[5] The objective of this research is to provide the first long-term record of streamflow in the upper Snake River using dendrochronological techniques. This reconstruction is then used to place the instrumental record (on which current management decisions are based) in the context of longer-term variability and to assess the severity of the early 21st century drought. I also compare the extended Snake River record with streamflow reconstructions of three other western rivers in order to examine synchronicity among the rivers and gain insight into possible climatic controls on drought episodes.

2. Study Area

[6] The headwaters of the Snake River lie in the mountains of western Wyoming (Figure 1), a climatologically complex area associated with a key physiographic influence (i.e., the Rocky Mountains and continental divide, approximately 2400 m in elevation near the Snake River headwaters) and a key geospatial meteorological influence (the shifting latitudinal position of prevailing seasonal storm tracks) [Cayan et al., 1998; Mock, 1996]. The snow-charged Snake River is highly dependent on the 200 mm of orographically induced precipitation received in the headwaters region in an average winter season: the remainder of its route lies primarily in the semiarid Snake River Plain, a broad valley in southern Idaho that receives approximately 300–400 mm of total precipitation per year.

[7] Precipitation in the Snake River Basin is winter moisture dominant from Pacific frontal systems. The low-elevation gap in the Snake River Plain is a preferred route for normal zonal flow of cool season cyclonic disturbances [Bryson and Hare, 1974]. The path of the cyclones is generally west to east, but large waves of alternating low-pressure troughs and high-pressure ridges often alter this pattern. Precipitation from Pacific storms decreases in the Snake River Plain when the Pacific subtropical high begins to strengthen in the spring [Mock, 1996].

[8] In addition to these seasonal hydroclimatic patterns, precipitation, snow accumulation, and streamflow in parts of the West (Figure 2) contain a significant El Niño-Southern Oscillation (ENSO) signal [Cayan et al., 1999]. Western sections of Oregon, Washington, Wyoming, and Montana, as well as northern Idaho, tend to be drier (wetter) than average in winters following El Niño (La Niña) events, while the opposite is true for Arizona, southern California, and parts of New Mexico, Utah, and Nevada. The Snake River Basin covers a large area with a mixed response to ENSO (Figure 2). The headwaters region of the upper Snake River reflects an ENSO signal, but the majority of the Snake River Plain in Idaho does not [Redmond and Koch, 1991; Wise, 2010].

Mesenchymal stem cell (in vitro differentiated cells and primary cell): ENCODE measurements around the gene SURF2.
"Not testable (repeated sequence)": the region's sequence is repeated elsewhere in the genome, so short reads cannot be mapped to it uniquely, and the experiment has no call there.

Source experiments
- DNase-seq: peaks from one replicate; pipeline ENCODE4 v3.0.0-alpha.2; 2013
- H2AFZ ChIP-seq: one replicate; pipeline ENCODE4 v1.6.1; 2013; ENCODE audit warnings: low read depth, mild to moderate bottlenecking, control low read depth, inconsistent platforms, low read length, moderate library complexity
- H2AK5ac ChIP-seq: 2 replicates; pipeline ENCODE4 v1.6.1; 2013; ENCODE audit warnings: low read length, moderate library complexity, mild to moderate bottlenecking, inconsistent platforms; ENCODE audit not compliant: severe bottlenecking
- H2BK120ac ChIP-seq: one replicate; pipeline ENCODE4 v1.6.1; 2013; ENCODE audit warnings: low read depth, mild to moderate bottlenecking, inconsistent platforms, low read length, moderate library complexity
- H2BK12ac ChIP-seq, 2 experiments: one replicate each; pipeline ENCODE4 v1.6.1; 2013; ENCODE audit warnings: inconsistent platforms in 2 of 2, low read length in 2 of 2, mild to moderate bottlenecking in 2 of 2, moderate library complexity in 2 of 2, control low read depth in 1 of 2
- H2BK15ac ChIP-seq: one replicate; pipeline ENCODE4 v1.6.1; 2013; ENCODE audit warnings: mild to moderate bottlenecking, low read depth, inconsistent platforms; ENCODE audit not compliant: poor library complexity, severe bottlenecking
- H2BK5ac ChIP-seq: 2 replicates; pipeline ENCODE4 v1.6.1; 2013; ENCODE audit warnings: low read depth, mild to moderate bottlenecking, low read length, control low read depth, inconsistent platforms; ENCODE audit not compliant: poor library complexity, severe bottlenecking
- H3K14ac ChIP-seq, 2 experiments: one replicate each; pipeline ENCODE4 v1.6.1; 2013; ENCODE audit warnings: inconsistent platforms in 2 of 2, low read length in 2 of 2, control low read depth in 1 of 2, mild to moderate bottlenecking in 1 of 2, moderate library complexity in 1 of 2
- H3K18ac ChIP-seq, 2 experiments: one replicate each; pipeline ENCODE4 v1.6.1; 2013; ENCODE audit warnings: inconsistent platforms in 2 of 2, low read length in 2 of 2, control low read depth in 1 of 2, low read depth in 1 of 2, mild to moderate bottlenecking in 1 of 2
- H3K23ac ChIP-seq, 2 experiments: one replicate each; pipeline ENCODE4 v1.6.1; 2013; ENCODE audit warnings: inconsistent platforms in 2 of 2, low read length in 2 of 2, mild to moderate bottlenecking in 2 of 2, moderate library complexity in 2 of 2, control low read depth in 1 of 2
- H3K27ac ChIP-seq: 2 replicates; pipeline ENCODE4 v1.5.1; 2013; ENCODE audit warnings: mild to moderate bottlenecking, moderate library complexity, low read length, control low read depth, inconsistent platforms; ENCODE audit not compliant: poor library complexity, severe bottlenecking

Figure 2.

Reconstructed gages (black and white asterisks) and river basins (black outlines) of the Sacramento River (SacRB), upper Colorado River (UCRB), Verde River (VerRB), and Snake River (SnakeRB). Areas of significant (0.05 level) positive (lighter gray) and negative (darker gray) correlation between June through November SOI and October through March precipitation are shaded.

3. Data and Methods

3.1. Instrumental Streamflow Data

[9] Streamflow records for the Snake River at Jackson Lake Dam, Wyoming (JCK, 1910–2006) and the Snake River near Heise, Idaho (HEII, 1911–2006) were obtained from USBR ( These streamflow records consist of estimated daily average unregulated discharge that has been “naturalized” by USBR to remove the effects of diversions and storage [Wurbs, 2006]. The daily data were aggregated into a water year (1 October to 30 September) total for each year. The water year was chosen as the reconstruction season in order to be useful for water management purposes. The average total water year discharge over the instrumental period was 1281 millions of cubic meters (MCM) at JCK and 6198 MCM at HEII.

3.2. Tree Ring Chronology Development